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Fear not. Because the group is dynamic, it will take a few moments to run the query you created and populate it with matching members. When it has done this after a short time, you will be able to find the results in the Members option on the left hand side as shown above. Check that they match the expected results.

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At that point, the Overview page should also display the correct count of members as shown above.

You can of course edit this Azure AD Dynamic Group at any point and change the membership criteria. In the case of retired devices, we’ll need to go in again and add any new Device Id’s for devices we want retired from our environment down the track.

A dynamic group can be based on just about any criteria and you may use it to identify new devices, users in the marketing department and so on. The queries can also be quite complex and it is recommended you consult this documentation from Microsoft for more information:

Dynamic membership rules for groups in Azure AD

In this case, we can now use this dynamic group of old devices to off board them cleanly from our Microsoft 365 environment. Stay tuned for upcoming articles on how to do this.

Two easy methods of onboarding Windows 10 devices to defender for Business

I recently detailed a way to use Endpoint Manager and Intune to onboard Windows 10 devices to Microsoft Defender for Business:

Onboarding Windows 10 devices to Microsoft Defender for Business

I’ve now extended that to include this video:

https://www.youtube.com/watch?v=UM-WZjHgy88

that shows that method plus using a local script. Using a local script is a good backup method to use if you are in a hurry or have issues with a device in your environment not receiving the policy.

Onboarding Windows 10 devices to Microsoft Defender for Business

One of the big benefits of Windows 10 devices when it comes to onboarding them to Microsoft Defender for Business is that they already have the ‘client’ software installed. That being Windows Defender. All the onboarding process needs to do is connect up the ‘backend plumbing’ so that Windows 10 also sends security information to the Microsoft 365 Security portal.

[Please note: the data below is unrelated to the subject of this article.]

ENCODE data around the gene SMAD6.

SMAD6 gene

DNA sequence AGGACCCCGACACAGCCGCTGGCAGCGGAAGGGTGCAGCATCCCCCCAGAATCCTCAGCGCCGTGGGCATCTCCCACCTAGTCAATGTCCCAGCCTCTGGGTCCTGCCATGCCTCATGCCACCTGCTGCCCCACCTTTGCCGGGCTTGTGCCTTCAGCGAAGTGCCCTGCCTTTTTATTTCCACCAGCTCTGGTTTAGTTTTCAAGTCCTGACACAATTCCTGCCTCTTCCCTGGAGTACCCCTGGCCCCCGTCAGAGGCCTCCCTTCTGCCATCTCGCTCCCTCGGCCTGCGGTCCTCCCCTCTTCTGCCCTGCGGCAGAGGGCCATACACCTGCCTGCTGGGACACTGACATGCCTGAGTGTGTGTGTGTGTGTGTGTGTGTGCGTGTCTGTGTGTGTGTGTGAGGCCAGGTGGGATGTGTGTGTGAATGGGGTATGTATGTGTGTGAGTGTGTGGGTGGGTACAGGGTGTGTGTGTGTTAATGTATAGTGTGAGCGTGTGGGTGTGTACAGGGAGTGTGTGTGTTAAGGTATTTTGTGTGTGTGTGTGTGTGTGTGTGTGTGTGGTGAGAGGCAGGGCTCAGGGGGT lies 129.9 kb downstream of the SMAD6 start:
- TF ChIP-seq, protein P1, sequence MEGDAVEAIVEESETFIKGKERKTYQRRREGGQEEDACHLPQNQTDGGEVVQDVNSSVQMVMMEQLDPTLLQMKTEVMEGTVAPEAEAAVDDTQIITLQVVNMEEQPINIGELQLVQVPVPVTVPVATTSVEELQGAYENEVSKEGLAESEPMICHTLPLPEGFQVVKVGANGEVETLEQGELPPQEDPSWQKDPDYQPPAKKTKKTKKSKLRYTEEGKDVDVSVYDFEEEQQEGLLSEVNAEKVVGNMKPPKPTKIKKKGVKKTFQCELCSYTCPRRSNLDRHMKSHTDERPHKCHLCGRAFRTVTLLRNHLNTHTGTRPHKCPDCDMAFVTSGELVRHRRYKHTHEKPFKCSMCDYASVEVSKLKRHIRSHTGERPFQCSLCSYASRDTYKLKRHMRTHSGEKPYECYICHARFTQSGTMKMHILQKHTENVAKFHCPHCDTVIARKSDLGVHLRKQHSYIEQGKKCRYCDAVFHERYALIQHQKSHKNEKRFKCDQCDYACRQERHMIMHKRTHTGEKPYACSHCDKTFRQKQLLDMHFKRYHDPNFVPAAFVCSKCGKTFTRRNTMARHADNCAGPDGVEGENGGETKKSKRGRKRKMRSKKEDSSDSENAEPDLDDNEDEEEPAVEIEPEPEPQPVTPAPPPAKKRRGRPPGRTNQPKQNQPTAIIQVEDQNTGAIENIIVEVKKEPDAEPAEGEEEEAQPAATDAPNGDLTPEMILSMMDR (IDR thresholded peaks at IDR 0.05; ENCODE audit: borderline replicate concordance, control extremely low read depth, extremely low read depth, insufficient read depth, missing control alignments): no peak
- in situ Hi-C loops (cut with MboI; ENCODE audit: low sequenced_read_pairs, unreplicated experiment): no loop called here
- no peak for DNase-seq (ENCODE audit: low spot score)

The first step in this onboarding process is to ensure that your Windows 10 devices are already Azure AD joined. You’ll also need to have a license for Intune/Endpoint Manager to enable this process from a centralised location.

Next, visit the Microsoft Endpoint Manager portal at:

https://endpoint.microsoft.com

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As shown above, here, navigate to Endpoint Security, then Microsoft Defender for Endpoint. Ensure that the option Connection status is enabled. If it isn’t then open a new browser tab and navigate to:

https://security.microsoft.com

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You should see the screen above. Scroll down this page.

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Select Settings as shown above and then Endpoints from the options that appear on the right.

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Scroll through the options presented and select Advanced features as shown. Location the Microsoft Intune connection option and set it to On. You may also want to have a look through the list of all the other available settings and also turn these on if desired.

You may need to wait a little while until connection status back in Endpoint Manager reports as being enabled.

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You can always use the Refresh button at the top of the page, but be prepared for a short wait while the connection is made.